In my recruiting efforts I do some soft skills training. I work with my partners’ referrals on interview tips, how to work with co-workers, how to receive constructive feedback and so on.
Recently in Las Vegas I collaborated with the Wounded Warrior Project. Of course, my flight into Sin City was delayed and I showed up late to the training. I showed up late for a meeting with nine veterans. Now, to a veteran, late means fifteen minutes prior to the time you’re supposed to be there and I arrived an hour later than scheduled.
I was sweating and apologetic as I unpacked my gear and, as I tend to do, made some terrible jokes about why I was late such as “the first topic today is showing up on time” and I introduced myself as the Tom Cruise-loving kid from Connecticut. Nine veterans, half of whom looked like WWE wrestlers, just stared at me wondering what this scrawny kid was going to teach them about getting and keeping a job.
I went around the room for introductions, gathering resumes and tried to gain my composure. “Twenty years of service, secret clearance, jumpmaster, Iraq, Afghanistan, bombs, wounds, pride.” I felt like Tom Cruise in a room full of Jack Nicholson’s in my favorite movie A Few Good Men.
How dare I stand there in my blue shirt and pink tie deciding whether or not they were a right fit for the company? I was overwhelmed. Out of my league, but I was also impressed and proud to be in this room with these heroes, so I marched on.
By the time we finished the introductions, my PowerPoint was up and for the first time since I’ve been conducting this training I felt I couldn’t teach this material. It seemed too elementary, too basic and just silly to teach to these guys. One comment was, “I was sick of having bullets flying by me, so I’m looking forward to a career in the civilian world.” Yeah. And I was just complaining about waiting thirty minutes for a rental car at the airport.
I had to make a move. So, I shut down my computer and decided that we were going to just talk. I challenged the group. First I asked, “I’m looking at you all and I’m looking at your resumes. Why don’t you have any jobs or why do you want to change the jobs you have?” Silence.
On my right side I noticed this gentleman who dominated his introduction and a few curve ball interview questions I had pitched his way during the introductions, becoming agitated, so I called him out. He simmered a bit and then he exploded, “In the military you showed up on time, you did your job and you didn’t complain. In the field it was life or death. You counted on the men and women around you because if they failed you it was your life.” Heavy, yet telling.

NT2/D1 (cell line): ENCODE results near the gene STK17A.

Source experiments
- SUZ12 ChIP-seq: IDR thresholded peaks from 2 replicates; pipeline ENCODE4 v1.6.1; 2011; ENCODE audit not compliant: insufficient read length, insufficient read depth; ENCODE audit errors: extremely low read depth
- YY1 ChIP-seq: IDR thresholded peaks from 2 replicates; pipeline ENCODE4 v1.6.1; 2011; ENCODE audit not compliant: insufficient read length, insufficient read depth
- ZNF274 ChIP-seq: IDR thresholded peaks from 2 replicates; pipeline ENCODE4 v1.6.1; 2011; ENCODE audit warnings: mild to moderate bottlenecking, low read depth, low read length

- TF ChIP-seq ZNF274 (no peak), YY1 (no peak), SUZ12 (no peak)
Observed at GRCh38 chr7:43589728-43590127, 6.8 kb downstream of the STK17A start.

Before I could ask another question or comment, the Warrior next to him jumped in, “The only jobs I get an offer for are security. I was a Platoon Sergeant!” They all opened up. The bottom line is recruiters and hiring managers often don’t know how to assess the talent that is in front of them and are often unaware of the talent they are missing. And I hear it all the time. They don’t have that experience – they do! They’re overqualified – yes, but want that job! At the end of the day we were high-fiving and sharing personal stories on life.
Three Tips for Employers:
Work on that partnership relationship. It takes time and effort. I’m not going to lie, some veteran groups are better than others, but it is up to you to find out. Don’t get frustrated, be patient, and communicate your needs effectively.
“Waiting is the hardest part.” – Tom Petty
2) Don’t Judge a Resume by Its Cover:
Unfortunately we utilize the resume for the end all, but trying to fit all that great experience into a one- or two-page resume can be tough and sometimes we find they’re too long. Thoroughly read the resume and look for keywords. Learn those keywords. Relate that experience to what you’re looking for. Talk to the veteran! “Yeah, ’cause you can’t judge a book by its cover.
“My papa used to say: ‘look, child, look beyond.” – Stevie Wonder
3) Don’t Assume Veterans Are Overqualified:
Yes they are! But as mentioned above, these veterans are getting low hourly jobs in security or some other related field. They want that career and are not afraid to show you their worth and work their way up. Be upfront and honest with them and let them decide whether the job is “below them.”
“You Won’t Get Fooled Again.”– Roger Daltrey, The Who
As my final point, I want to make it clear that you don’t owe it to the veteran to hire him or her based on the fact that they served this country. For that, a good gesture is to let a veteran grab the aisle seat on the plane, buy them a drink or shake their hand. As an employer what you owe veterans is the opportunity for them to tell you about their talents and desire to be the best employee at your company. Give them that chance, just don’t think you did.